Getting Kids to Eat, Lesson Two: Using Water
Johnny has been eating eggs a lot lately but I’ve been worried he hasn’t been getting enough carbs. Apparently Cheerios are now too boring to eat. And I know well that trying to force a kid to eat something is the surest way to make him loathe that thing forever.
This morning I tried a trick – whisking eggs, milk, and a little flavoring with some soft shredded bread. As I cooked it and noticed how mushy it was turning out I began to dread trying to get Johnny to eat it.
When the mixture was thoroughly cooked I sat down with it in front of Johnny’s high chair and made a great performance of eating a few bites. Then I offered it to him.
He took the bate, didn’t spit it out, and smiled. So far so good. He took another bite and another.
And then suddenly he started pushing it away.
“Would you like more eggs?” I asked politely as this has been known to do the trick…Johnny gets upset if I start shoving food in his mouth like a machine.
He condescended to take one more bite but that was it.
Now normally at this point I would have thrown my hands up in bewildered misery, thrown the eggs-and-bread in the trash and started rummaging around for anything else I could get Johnny to eat. Today was different. We had some unexpected expenses this last week and payday is not till Sunday. What’s more I have no vehicle (this involves the aformentioned expenses) and no way to go to the store. What it comes down to is that none of the usual grapes, banannas and very little of the Smokies that are Johnny’s old standbys were available. I was saving the Smokies for lunch and for tomorrow. And I was tired. Too tired to fight with my kid and too strapped to waste a whole egg and a slice of bread.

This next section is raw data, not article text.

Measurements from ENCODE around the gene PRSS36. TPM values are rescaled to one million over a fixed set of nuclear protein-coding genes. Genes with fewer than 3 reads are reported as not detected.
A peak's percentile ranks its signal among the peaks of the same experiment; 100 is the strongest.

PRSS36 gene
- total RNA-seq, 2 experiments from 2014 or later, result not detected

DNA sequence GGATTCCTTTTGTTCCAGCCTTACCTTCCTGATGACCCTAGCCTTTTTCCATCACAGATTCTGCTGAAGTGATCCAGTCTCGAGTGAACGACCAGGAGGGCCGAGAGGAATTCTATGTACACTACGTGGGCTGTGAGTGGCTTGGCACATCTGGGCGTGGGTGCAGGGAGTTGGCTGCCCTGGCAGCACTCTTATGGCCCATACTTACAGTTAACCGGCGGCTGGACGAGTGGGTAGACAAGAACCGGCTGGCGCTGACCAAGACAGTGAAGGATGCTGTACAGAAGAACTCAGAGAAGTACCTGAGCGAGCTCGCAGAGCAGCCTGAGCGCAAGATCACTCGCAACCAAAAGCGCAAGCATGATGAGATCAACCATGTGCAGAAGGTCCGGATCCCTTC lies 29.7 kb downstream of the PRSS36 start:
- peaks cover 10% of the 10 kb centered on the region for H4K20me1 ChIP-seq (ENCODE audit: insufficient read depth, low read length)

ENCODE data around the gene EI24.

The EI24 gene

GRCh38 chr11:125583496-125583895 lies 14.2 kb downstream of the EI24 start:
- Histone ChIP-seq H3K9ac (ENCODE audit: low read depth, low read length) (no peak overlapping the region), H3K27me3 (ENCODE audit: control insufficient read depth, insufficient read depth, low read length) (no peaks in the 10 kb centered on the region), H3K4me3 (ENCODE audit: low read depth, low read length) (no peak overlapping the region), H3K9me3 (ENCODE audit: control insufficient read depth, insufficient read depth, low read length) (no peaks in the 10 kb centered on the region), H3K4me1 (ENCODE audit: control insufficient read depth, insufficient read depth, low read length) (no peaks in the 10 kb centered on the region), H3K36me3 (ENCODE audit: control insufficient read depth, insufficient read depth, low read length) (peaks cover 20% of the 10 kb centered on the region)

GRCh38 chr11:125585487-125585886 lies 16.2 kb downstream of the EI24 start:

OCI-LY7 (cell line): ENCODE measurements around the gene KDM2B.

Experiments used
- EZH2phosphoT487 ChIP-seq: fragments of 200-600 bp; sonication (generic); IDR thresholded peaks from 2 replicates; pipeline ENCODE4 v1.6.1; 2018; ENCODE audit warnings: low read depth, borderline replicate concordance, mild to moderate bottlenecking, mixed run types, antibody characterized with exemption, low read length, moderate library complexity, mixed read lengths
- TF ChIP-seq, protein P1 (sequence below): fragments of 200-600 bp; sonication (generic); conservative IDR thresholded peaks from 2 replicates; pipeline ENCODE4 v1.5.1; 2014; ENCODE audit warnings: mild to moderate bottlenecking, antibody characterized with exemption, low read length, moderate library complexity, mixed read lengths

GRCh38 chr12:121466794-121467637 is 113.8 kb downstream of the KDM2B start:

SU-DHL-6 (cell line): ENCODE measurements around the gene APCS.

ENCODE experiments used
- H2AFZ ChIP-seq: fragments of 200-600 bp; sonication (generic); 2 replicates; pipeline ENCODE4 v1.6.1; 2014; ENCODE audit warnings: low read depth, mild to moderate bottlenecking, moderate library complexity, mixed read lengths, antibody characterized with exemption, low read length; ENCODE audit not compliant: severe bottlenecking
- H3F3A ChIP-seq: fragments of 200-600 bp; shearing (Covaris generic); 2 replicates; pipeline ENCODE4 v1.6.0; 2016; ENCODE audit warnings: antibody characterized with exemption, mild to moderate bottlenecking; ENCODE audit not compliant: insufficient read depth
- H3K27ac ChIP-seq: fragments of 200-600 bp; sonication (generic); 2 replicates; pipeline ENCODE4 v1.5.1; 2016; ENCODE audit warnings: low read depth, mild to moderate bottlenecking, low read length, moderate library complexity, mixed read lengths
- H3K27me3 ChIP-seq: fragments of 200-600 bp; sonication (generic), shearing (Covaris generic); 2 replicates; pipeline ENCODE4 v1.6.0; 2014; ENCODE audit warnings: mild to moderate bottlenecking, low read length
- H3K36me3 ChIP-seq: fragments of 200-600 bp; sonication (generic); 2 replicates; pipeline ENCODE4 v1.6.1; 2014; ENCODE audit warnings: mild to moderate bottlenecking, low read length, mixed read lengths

So I just sat there. We stuck out our tongues at one another; we took turns making funny noises with our lips. A couple of times Johnny reached his hand out in that “give me some more” gesture but I just shrugged and said, “I don’t know what to do for you, Baby.”
And what a miracle, he eventually ate three more bites of egg mixture. Then he stopped eating again but I thought, hey I’m on to something. Low pressure, friendly interaction, and don’t let him know there’s any other food in the house.
I don’t know when it ocurred to me to give him some water. Maybe I was feeling thirsty myself. But I remembered he’d had nothing to drink yet this morning so I filled a small glass with water and began to help him drink it.
And miracle of miracles, after his third or fourth sip, I caught him looking at the bowl of eggs-and-bread on the table.